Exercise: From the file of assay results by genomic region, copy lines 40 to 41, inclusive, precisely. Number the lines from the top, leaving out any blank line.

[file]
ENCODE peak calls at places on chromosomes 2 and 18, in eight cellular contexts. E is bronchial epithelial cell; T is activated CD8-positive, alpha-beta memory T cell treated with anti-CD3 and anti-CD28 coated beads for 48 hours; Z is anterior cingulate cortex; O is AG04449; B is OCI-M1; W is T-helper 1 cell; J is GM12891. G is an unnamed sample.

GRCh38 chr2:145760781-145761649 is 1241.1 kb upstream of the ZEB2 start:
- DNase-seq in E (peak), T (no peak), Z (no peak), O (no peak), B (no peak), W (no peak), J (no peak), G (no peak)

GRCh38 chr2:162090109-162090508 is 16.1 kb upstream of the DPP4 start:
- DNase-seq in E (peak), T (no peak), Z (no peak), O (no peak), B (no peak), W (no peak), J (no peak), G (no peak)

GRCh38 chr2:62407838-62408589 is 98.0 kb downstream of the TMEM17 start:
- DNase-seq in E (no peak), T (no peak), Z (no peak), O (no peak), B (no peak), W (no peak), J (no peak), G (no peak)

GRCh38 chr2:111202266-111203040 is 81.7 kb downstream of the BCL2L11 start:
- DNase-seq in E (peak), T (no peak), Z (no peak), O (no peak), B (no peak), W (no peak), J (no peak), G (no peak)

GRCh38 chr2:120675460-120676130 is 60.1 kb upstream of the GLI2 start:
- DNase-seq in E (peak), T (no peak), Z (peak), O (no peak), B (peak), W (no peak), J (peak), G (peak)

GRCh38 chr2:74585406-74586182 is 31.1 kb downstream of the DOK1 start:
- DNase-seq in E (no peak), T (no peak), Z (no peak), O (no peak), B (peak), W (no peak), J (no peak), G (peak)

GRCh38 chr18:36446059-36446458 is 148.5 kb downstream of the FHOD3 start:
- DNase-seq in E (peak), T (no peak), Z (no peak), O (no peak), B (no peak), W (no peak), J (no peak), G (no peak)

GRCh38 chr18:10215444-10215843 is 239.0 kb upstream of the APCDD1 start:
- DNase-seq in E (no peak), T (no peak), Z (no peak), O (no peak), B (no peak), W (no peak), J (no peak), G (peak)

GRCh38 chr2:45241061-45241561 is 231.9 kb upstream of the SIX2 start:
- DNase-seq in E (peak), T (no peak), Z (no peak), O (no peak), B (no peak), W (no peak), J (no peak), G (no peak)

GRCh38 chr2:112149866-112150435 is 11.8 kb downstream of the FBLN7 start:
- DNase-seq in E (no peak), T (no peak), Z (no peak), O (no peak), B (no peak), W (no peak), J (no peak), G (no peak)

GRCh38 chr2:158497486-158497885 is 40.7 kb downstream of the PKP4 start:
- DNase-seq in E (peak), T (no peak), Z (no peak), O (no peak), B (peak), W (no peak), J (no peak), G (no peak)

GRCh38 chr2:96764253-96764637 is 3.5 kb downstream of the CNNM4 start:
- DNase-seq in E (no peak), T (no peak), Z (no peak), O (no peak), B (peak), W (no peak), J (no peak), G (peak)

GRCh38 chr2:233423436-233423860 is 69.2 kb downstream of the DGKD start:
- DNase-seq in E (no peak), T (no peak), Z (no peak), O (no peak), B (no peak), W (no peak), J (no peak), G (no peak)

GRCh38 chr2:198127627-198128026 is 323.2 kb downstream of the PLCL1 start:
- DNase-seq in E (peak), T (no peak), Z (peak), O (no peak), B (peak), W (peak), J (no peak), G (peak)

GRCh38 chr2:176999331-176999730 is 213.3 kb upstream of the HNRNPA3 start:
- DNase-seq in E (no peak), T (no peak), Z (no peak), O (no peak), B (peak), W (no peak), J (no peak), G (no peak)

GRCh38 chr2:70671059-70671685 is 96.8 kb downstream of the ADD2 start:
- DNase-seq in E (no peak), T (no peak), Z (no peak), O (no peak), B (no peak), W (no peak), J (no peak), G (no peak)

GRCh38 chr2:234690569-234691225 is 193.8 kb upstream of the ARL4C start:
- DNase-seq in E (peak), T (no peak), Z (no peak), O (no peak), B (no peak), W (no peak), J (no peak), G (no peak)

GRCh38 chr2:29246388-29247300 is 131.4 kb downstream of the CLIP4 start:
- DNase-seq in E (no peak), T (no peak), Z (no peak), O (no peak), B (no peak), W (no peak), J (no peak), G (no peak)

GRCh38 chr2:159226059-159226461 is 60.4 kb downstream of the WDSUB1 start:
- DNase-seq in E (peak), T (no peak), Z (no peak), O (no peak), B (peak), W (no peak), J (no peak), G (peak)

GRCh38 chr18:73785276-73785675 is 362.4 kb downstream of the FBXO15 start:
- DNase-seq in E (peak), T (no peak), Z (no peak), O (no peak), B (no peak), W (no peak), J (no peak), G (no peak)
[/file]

GRCh38 chr18:73785276-73785675 is 362.4 kb downstream of the FBXO15 start:
- DNase-seq in E (peak), T (no peak), Z (no peak), O (no peak), B (no peak), W (no peak), J (no peak), G (no peak)